These Futuristic Elevated Buses Can’t Arrive Soon Enough
In the future, buses will zoom right over cars.
Have you ever been stuck on a bus in the middle of traffic, imagining how great it'd feel to blow up the cars in front of you with a rocket launcher? Me neither.
Regardless, public transportation can suck—especially when you're commuting in a city that's notorious for congestion. But what if in the future, mass transit such as buses and trams could bypass traffic altogether?
According to early simulations, these "straddling buses" would allow drivers to zoom right underneath them, which would not only increase overall road speeds, but also allegedly reduce air pollution by reducing congestion—and perhaps inspire more people to take the bus. The team of engineers at Transit Explore Bus responsible for this ingenious idea claims that land-air buses will cost just 16 percent of what it costs to build subway systems.
When it comes to size, these things are enormous. According to the company's promotional video, up to 1,400 passengers would occupy four compartments that stretch across two entire traffic lanes—that's comparable to about six New York City subway cars at full capacity. The buses' stilts extend six feet off of custom-built rails, which the company says is enough room for cars to easily pass under. However, it doesn't seem as if they've accounted for vehicles that aren't sedans, and I wonder how they're planning to accommodate large trucks and other buses.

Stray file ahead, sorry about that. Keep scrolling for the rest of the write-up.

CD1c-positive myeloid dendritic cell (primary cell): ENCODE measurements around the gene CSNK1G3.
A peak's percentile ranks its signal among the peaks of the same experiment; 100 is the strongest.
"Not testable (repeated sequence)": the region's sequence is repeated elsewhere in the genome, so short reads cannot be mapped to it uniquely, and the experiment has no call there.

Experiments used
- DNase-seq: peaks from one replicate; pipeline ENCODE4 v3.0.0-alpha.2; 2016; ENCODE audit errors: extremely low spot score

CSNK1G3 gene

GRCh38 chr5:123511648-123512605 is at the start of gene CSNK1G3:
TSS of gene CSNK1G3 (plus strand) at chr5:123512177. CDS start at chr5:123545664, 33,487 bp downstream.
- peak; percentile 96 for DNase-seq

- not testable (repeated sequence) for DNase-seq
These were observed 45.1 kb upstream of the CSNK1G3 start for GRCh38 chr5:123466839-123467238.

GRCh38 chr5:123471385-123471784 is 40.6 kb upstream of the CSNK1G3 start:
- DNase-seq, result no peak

A straddling bus' top speed would fall just under 40 miles per hour. Currently, high speed rails in China are pretty damn speedy, so these buses would be most efficient for shorter trips only. Shangai's magnetic levitation train maxes out at 270 miles per hour, and the super-fast CRH380A train can reach speeds of up to 302 miles per hour.
In a 2014, the Wall Street Journal published a report on China's traffic woes that revealed average speeds on roads in Beijing were a lethargic 7.5 miles per hour. In Shanghai—China's largest city—things weren't much better, with average speeds coming in at 10.1 miles per hour.
But aside from alleviating pile-ups, the most promising benefit of straddling buses is their potential to reduce China's fossil fuel dependency. The US Energy Information Administration estimated that China consumed nearly as much coal as the rest of the world combined in 2013. And Beijing's toxic smog problem is no doubt a partial result of emissions from the 5.5 million cars on its roads. China is the world's largest greenhouse gas emitter by a long shot, and while coal in particular is responsible for 73 percent of the country's fossil fuel consumption, every last sustainability solution helps.
According to Transit Explore Bus, straddling buses would save more than 800 tons of fuel annually, and prevent 2,480 tons of carbon from being released into the atmosphere.
The company claims that their product has already been approved for use in the city of Chenzhou to test the effectiveness of their design. Early prototypes should hit the road in fall of this year.